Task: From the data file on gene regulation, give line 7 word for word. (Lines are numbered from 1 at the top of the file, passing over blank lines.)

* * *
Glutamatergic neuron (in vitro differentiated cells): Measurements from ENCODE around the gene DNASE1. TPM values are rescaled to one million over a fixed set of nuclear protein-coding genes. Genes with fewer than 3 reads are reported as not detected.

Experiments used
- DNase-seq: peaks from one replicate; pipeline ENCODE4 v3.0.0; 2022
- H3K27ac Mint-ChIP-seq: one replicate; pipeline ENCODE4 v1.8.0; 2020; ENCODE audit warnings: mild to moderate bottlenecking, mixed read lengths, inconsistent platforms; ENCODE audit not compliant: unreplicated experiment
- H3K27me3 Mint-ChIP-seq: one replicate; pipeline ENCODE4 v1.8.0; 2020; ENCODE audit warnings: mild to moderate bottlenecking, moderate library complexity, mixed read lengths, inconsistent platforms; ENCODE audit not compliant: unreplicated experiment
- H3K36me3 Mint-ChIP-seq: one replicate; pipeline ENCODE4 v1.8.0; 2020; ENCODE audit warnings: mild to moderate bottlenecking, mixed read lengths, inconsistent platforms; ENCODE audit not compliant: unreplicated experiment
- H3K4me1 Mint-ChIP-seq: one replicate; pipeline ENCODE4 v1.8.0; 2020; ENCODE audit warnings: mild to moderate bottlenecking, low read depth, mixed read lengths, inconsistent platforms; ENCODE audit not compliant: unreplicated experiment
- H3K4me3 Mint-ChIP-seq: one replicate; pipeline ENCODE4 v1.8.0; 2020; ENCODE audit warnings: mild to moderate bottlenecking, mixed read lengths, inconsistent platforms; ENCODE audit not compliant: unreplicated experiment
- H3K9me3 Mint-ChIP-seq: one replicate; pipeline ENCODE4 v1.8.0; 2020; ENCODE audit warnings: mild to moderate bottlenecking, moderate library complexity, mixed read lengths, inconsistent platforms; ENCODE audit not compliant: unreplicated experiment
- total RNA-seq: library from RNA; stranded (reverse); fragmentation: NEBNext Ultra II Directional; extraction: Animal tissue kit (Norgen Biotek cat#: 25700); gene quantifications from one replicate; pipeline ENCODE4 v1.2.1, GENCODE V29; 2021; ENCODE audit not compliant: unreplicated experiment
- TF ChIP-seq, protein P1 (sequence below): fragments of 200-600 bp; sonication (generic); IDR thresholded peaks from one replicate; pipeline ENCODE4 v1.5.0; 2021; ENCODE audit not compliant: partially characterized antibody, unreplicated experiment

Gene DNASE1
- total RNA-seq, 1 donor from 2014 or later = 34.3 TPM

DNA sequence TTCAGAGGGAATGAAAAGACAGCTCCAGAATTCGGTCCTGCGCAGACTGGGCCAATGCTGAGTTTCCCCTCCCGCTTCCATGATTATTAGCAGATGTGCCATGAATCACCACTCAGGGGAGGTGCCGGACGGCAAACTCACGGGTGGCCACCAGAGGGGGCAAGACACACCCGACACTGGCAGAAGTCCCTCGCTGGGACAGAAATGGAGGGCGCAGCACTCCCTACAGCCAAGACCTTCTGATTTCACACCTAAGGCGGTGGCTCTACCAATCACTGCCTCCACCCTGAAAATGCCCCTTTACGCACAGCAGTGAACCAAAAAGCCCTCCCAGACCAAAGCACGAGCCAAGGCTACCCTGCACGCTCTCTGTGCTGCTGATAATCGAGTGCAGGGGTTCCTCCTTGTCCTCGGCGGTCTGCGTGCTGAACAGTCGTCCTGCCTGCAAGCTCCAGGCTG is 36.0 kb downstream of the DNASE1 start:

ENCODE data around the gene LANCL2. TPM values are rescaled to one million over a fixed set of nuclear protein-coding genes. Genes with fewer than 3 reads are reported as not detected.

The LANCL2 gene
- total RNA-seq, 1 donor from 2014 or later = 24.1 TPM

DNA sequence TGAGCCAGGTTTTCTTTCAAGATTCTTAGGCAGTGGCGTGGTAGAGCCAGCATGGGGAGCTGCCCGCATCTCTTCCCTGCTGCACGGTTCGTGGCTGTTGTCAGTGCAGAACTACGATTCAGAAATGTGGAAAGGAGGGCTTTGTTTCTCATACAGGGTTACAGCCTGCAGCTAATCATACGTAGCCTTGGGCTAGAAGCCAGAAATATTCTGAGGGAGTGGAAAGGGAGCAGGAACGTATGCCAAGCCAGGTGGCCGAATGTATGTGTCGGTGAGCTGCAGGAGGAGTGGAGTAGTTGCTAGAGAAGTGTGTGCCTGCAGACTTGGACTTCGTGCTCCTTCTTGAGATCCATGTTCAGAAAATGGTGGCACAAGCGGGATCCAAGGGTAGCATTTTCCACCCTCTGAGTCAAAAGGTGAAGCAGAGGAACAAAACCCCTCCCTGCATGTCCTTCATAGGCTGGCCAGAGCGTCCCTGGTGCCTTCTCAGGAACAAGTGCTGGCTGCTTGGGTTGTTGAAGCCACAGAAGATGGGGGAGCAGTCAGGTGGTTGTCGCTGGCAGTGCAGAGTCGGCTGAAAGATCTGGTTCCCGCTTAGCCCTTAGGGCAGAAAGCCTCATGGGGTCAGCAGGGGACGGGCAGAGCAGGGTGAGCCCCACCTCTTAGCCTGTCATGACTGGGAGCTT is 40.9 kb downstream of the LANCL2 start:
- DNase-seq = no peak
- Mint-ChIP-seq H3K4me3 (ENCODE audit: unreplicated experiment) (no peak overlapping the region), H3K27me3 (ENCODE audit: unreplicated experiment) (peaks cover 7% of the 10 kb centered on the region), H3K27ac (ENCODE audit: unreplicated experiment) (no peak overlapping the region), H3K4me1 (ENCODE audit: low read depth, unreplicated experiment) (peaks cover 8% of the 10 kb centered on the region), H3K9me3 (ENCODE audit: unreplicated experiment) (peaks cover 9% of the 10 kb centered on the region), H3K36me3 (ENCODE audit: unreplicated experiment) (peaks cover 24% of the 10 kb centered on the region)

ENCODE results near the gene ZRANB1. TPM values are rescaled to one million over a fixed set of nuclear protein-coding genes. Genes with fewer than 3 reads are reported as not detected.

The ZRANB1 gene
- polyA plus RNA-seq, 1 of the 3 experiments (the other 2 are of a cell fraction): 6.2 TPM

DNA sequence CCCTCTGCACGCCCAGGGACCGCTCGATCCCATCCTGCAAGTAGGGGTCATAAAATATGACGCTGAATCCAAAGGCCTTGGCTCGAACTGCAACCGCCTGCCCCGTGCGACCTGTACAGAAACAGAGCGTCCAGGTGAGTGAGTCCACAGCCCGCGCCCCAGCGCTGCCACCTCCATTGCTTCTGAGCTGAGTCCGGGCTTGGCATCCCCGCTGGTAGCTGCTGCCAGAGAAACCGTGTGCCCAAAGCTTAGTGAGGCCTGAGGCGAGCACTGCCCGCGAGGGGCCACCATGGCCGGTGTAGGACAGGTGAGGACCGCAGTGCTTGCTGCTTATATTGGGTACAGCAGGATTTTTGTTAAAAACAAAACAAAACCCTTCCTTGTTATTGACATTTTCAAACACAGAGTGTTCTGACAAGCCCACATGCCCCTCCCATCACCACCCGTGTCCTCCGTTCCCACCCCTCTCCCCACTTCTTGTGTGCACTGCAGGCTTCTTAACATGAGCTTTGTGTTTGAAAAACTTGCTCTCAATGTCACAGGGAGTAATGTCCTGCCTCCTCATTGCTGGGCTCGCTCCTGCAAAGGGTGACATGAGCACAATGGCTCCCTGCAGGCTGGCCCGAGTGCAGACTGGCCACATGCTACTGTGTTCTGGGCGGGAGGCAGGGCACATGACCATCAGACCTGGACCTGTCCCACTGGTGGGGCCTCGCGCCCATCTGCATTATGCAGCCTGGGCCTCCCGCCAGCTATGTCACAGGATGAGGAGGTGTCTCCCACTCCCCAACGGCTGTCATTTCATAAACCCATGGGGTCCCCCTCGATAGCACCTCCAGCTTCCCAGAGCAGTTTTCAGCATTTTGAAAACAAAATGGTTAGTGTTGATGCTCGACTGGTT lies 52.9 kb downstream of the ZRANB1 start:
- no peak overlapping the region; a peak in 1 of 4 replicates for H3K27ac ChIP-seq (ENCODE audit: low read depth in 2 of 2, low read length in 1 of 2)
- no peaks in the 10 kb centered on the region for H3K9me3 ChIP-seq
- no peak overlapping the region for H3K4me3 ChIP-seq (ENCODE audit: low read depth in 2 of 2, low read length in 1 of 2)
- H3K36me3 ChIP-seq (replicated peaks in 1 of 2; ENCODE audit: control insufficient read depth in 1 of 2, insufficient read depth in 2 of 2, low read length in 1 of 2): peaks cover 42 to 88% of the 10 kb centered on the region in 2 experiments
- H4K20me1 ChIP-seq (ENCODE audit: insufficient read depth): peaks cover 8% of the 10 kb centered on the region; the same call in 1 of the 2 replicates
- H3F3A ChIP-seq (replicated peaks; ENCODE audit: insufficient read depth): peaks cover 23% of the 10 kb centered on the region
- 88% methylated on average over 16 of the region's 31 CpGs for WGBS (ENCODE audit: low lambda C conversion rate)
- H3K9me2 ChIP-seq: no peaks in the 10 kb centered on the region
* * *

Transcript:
- H3K4me1 Mint-ChIP-seq: one replicate; pipeline ENCODE4 v1.8.0; 2020; ENCODE audit warnings: mild to moderate bottlenecking, low read depth, mixed read lengths, inconsistent platforms; ENCODE audit not compliant: unreplicated experiment